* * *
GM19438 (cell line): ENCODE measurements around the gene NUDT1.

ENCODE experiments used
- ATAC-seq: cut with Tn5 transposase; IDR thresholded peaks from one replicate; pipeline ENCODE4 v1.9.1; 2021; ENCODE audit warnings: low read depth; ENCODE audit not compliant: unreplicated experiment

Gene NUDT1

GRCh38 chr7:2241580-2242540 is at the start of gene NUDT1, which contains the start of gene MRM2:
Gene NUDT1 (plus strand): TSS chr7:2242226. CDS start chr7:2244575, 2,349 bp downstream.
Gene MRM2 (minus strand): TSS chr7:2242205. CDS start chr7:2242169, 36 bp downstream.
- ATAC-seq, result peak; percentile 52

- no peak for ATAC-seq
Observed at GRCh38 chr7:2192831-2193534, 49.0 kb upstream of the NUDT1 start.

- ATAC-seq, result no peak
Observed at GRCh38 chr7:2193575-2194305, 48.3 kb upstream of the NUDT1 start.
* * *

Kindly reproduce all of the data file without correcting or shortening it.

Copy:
GM19438 (cell line): ENCODE measurements around the gene NUDT1.

ENCODE experiments used
- ATAC-seq: cut with Tn5 transposase; IDR thresholded peaks from one replicate; pipeline ENCODE4 v1.9.1; 2021; ENCODE audit warnings: low read depth; ENCODE audit not compliant: unreplicated experiment

Gene NUDT1

GRCh38 chr7:2241580-2242540 is at the start of gene NUDT1, which contains the start of gene MRM2:
Gene NUDT1 (plus strand): TSS chr7:2242226. CDS start chr7:2244575, 2,349 bp downstream.
Gene MRM2 (minus strand): TSS chr7:2242205. CDS start chr7:2242169, 36 bp downstream.
- ATAC-seq, result peak; percentile 52

- no peak for ATAC-seq
Observed at GRCh38 chr7:2192831-2193534, 49.0 kb upstream of the NUDT1 start.

- ATAC-seq, result no peak
Observed at GRCh38 chr7:2193575-2194305, 48.3 kb upstream of the NUDT1 start.